Plymouth County

Sgt. Lawrence Brandenburg

Died Apr. 13, 1943, in a raid over Bremen, Germany


War Dept. Says It Happened “In European Area” of the War

Mr. and Mrs. George Brandenburg of Fredonia township have been notified by the War Department that their son, Technical Sergeant Lawrence Brandenburg, has been missing in action since April 17.

The telegram specifies that this soldier is missing “in the European area,” suggesting that he may have been taking part in a commando raid against Norway or some other part of Axis-controlled Europe. Recent reports of losses in the African area have so specified and as there is no established front in Europe, this suggests raids. This gives reason for hoping that Sgt. Brandenburg may be reported later as prisoner, but unharmed.

Lawrence Brandenburg was drafted into the Army on February 17, 1942, at LeMars, and did very well in the Army, advancing to a non-commissioned officer’s rating. He went overseas in December.

Sgt. Brandenburg was a farm worker before he was drafted. He has a brother, now in Navy training at Farragut, Idaho. He is the first Fredonia township boy to be a casualty in the present war, and although he was in the Army a year and a half, he has never been home on furlough since he was drafted.

Source: LeMars Globe-Post, April 26, 1943

Our Neighbors in the Services.

Hospers, Iowa – Relatives here have received word that Staff Sergeant Lawrence Brandenburg is missing in action, presumably during a raid over Germany or German occupied territory. He was in the radio branch of the air corps and was in England the last word received from him. His parents, former residents here, reside near LeMars. Mr. and Mrs. Riedmiller, his grandparents, live here.

Source: The Sioux City Journal, April 27, 1943

Sioux City Youth Wins Air Medal

First Lieut. Edward R. Mitchell, 24, son of Mr. and Mrs. Arthur Mitchell, 201 Webster building, Fifth and Jackson Streets, was one of eight Iowa members of the United States Army Eighth Air Force in England awarded decorations for valor and exceptional performance against the enemy, the war department announced Thursday night.

The young Sioux City officer received the Air Medal. In a letter written from England Easter Sunday and received Saturday, Lieut. Mitchell said that more recently he had been assigned to ferrying and test hops, but wished to “get back into combat and get the war over with.” He expressed enthusiasm for having been recipient of “handmade shoes and a tailor-made blouse.”

Mrs. Milton Miller, a sister residing at the same address here, said she had no idea what the nature of the “exceptional performance against the enemy” may have consisted of.

Lieut. Mitchell was accepted as an aviation cadet by the air force January 3 and took pilot training on the Pacific Coast. He was graduated from Trinity High School and attended Trinity College. He also took an aeronautical course at Morningside College.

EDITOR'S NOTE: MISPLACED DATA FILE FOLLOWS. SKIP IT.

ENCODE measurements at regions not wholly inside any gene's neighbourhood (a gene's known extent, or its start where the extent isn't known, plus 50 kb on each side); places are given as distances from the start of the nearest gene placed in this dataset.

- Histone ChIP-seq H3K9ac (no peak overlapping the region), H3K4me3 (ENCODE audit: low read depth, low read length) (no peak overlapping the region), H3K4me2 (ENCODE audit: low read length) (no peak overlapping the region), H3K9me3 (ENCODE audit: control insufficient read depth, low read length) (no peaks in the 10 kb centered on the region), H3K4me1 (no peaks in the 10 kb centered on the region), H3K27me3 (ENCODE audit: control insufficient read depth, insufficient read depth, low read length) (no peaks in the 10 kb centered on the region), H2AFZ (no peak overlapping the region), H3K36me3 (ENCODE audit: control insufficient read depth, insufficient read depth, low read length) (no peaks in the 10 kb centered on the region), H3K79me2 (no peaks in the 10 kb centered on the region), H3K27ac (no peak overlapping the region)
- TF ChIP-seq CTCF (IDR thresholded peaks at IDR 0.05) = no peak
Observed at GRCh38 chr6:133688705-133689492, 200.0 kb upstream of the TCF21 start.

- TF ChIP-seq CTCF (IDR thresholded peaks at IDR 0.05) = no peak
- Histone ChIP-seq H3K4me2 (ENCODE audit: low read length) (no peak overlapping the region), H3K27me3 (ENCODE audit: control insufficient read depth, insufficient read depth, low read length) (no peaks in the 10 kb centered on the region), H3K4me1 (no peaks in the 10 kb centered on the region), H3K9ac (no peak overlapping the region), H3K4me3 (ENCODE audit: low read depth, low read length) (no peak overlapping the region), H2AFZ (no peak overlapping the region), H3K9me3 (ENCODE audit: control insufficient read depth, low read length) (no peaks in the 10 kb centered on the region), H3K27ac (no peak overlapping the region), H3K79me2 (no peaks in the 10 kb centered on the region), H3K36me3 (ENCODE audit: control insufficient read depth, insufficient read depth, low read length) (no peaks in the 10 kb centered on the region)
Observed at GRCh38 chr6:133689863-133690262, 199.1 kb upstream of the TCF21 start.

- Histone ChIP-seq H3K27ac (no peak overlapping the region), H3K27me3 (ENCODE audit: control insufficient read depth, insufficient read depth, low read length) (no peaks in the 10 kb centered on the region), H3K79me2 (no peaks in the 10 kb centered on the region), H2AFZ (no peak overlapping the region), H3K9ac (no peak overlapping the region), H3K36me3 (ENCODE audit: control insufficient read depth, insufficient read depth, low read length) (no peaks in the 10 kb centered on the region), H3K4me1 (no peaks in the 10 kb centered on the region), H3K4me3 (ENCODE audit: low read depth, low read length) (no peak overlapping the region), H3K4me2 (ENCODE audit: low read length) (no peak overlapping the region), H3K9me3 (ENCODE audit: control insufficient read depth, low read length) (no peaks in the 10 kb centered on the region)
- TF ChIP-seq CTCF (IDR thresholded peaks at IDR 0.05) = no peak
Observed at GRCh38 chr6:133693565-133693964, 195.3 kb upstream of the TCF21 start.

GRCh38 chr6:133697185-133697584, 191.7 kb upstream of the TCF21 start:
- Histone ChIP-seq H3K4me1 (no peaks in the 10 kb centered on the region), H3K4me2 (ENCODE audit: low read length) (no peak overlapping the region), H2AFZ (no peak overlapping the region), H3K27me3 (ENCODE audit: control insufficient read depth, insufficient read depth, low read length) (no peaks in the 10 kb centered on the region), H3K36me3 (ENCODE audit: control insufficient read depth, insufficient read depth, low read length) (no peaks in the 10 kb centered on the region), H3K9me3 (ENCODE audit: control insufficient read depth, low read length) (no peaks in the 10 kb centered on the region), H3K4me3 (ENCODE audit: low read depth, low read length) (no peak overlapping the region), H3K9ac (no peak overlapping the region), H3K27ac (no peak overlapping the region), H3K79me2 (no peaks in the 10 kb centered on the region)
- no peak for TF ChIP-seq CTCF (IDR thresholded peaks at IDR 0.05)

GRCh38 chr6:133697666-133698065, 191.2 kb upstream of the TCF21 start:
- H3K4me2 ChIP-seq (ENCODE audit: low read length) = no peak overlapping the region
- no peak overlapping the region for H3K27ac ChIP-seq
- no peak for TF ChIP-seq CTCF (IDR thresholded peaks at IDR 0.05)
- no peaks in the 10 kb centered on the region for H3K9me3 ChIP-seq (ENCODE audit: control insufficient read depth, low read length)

Also receiving the air medal were Technical Sergeant Lawrence J. Brandenburg, LeMars; Staff Sergeant Robert G. Lentz, Fort Dodge and Staff Sergeant Kenneth R. Morse, Eagle Grove.

Source: The Sioux City Journal, May 14, 1943


Mr. and Mrs. George Brandenburg, Fredonia township farmers, received word for the war department, stating that their son, Lawrence J. Brandenburg, has been declared dead. In April, 1943, war department reported him missing in action over aerial Europe.

The official announcement that he was dead, arrived over 14 months since the soldier was reported missing. He was inducted into the army February 21, 1942, and has been awarded the air medal and third oak leaf cluster Purple Heart.

Source: LeMars Globe-Post, June 29, 1944

Services For Sgt. L. Brandenburg

Memorial services were held on Thursday morning in St. Catherine’s Church at Oyens for Sgt. Lawrence Brandenburg, son of Mr. and Mrs. George Brandenburg of Fredonia township.

Young Brandenburg, 23 year old technical sergeant in the air force, was lost in a raid over Bremen, Germany, April 13, 1943. In accordance with the war department’s regulations a year was allowed to lapse before a presumptive date of death was declared, and the parents recently received word that he was listed among the dead on April 18, this year.

Sergeant Brandenburg was a radio operator and gunner on a B-24 bomber, stationed at an air base somewhere in England. He was inducted into the army February 18, 1942, and has been awarded the air medal, second and third oak leaf cluster. His brother, Petty Officer Clarence Brandenburg is in service somewhere in the Pacific.

The memorial services were attended by ex-service men and members of Pieper Post, American Legion, of Remsen, were in charge of the final services at the graveside.

Source: LeMars Semi-Weekly Sentinel, July 11, 1944

Sgt. Brandenburg served in World War II with the U.S. Army Air Corps, 401st Bomber Squadron, 91st Bomber Group, Heavy and is memorialized at the Tablets of the Missing, Netherlands American Cemetery, Margraten, Netherlands. He was awarded the Purple Heart and Air Medal with 2 Oak Leaf Clusters.